Committee kills legislation to expand conditions for medical marijuana

The Arkansas House Rules Committee killed legislation Wednesday to expand the list of medical conditions for which medical marijuana may be prescribed. The action came in the face of strong opposition from Gov. Asa Hutchinson.Arkansas Times says Little Rock's KARK reports after Rep. Doug House presented his bill, no motion was made for a do-pass recommendation. House said later that effectively killed the bill. The Rules Committee is appointed by House Speaker Matthew Shepherd, so the unanimous rejection can be viewed as reflective of his wishes as well.

The bill added some 40 conditions to the existing list for marijuana use.

In addition to Hutchinson's opposition, his Health Department director, Nathaniel Smith, and Surgeon General Gregory Bledsoe testified against the bill. Some dozen people testified in favor.

Meanwhile, the Arkansas Department of Health has sent out a "Public Health Advisory." The agency in charge of issuing medical marijuana cards says Arkansans should know about the "risks of harm associated with use of products derived from Cannabis, including marijuana and hemp, that claim to benefit health." State Surgeon General Dr. Greg Bledsoe and state Drug Director Kirk Lane are "partnering" with ADH to issue the warning.

Here is the letter from the Arkansas Department of Health:

Little Rock, Ark. – The Arkansas Department of Health (ADH) is issuing a public health advisory to warn Arkansans about the risks of harm associated with use of products derived from Cannabis, including marijuana and hemp, that claim to benefit health. ADH is partnering with Arkansas Surgeon General Bledsoe and Arkansas Drug Director Kirk Lane in urging Arkansans to be aware of the risks associated with these products.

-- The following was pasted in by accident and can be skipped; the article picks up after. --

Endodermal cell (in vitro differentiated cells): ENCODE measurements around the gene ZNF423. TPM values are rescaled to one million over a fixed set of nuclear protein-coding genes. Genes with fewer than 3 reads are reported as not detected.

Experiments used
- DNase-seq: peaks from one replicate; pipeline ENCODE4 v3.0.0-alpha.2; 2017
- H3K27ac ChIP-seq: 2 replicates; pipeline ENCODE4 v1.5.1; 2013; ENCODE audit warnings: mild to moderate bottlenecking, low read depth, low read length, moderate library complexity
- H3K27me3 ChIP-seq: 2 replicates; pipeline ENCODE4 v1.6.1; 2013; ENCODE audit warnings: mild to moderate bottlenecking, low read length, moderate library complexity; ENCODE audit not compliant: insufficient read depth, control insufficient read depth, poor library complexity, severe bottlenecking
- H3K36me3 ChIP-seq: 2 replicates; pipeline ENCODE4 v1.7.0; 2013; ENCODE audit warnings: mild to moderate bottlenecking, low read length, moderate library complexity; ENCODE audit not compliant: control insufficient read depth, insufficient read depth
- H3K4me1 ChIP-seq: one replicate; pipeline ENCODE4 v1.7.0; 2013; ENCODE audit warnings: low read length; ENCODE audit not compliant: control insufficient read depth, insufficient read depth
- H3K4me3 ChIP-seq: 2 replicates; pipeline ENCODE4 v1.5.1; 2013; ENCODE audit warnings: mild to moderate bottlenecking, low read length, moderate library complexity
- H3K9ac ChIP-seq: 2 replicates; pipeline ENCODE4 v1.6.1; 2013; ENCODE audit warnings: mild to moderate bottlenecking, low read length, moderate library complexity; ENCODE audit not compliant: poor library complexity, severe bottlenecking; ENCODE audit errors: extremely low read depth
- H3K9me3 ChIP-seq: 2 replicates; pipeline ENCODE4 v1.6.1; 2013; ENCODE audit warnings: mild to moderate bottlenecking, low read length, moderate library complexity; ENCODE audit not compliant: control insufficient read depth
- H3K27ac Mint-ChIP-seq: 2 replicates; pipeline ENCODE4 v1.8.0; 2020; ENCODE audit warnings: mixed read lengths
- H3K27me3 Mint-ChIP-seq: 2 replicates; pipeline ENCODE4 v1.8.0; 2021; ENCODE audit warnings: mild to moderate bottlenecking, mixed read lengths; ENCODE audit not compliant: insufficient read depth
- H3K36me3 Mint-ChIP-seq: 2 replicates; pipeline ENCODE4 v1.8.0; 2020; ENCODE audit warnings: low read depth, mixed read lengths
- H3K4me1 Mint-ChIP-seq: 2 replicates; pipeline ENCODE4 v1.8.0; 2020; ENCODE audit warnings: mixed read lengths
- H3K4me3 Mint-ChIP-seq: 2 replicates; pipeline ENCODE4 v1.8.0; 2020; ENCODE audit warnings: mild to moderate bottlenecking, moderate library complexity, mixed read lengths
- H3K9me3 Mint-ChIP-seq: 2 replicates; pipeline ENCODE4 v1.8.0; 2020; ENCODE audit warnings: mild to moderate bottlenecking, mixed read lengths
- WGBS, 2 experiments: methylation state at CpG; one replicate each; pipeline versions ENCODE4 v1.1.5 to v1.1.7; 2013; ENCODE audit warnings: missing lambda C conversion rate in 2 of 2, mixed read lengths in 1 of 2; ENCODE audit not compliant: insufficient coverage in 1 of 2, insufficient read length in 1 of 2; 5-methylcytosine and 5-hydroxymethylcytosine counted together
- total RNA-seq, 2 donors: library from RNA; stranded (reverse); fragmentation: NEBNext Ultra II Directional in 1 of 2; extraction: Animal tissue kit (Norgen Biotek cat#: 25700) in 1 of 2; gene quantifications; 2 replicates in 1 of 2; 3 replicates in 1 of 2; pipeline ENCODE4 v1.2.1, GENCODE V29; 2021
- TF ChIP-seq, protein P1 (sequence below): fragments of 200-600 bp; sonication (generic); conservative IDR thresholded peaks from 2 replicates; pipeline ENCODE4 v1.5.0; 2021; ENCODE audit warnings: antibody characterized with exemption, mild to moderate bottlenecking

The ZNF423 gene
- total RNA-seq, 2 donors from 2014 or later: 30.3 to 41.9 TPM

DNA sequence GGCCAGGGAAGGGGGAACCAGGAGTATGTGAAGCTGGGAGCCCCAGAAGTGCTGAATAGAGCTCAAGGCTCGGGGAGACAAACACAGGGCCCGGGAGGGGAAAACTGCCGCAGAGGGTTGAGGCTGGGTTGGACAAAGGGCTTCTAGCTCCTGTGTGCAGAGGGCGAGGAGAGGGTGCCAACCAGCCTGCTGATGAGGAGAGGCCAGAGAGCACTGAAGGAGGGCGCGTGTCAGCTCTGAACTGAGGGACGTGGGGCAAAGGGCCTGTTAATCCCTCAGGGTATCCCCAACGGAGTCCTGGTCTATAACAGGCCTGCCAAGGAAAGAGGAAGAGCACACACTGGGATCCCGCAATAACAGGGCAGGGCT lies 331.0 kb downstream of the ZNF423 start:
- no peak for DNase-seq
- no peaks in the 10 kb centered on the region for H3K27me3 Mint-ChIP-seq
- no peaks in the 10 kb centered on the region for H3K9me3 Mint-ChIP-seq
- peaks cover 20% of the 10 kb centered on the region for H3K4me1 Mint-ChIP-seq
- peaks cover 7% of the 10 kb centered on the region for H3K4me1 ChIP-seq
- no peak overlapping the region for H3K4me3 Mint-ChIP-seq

To see the advisory, go to Among the risks cited in the new ADH Public Health and Safety Advisory are:

• Marijuana is addictive. Approximately one in 11 adults who use marijuana will become addicted, and the risk of addiction is greater among youth.

• Marijuana now available is more potent with higher levels of tetrahydrocannabinol, or THC, the primary psychoactive substance in Cannabis than marijuana available in previous decades. The long-term health or developmental consequences of exposure to these high concentrations of THC are unknown.

• Marijuana use is associated with adverse health outcomes including development of psychoses like schizophrenia and increased risk of motor vehicle crashes.
Marijuana is particularly harmful to a developing child. Smoking marijuana during pregnancy is associated with being born at low birth weight, a risk factor for death in the child’s first year of life.

• There are a limited number of conditions where there is substantial or conclusive evidence for using Cannabis-derived products as medication, but outside of these conditions, there is not sufficient evidence to show that any form of Cannabis, including marijuana or hemp, is safe and effective as medication.

• Due to a lack of regulations on products containing cannabidiol (CBD), consumers cannot be certain what they will receive if purchasing a product purported to contain CBD.
Marijuana impairs judgment and can lead to actions that result in injury or death.

Substance abuse is a treatable and preventable disease. Contact the National Helpline at 1-800-662-HELP for treatment referral and information services for a substance use disorder. Call 911 if someone is experiencing an overdose emergency.

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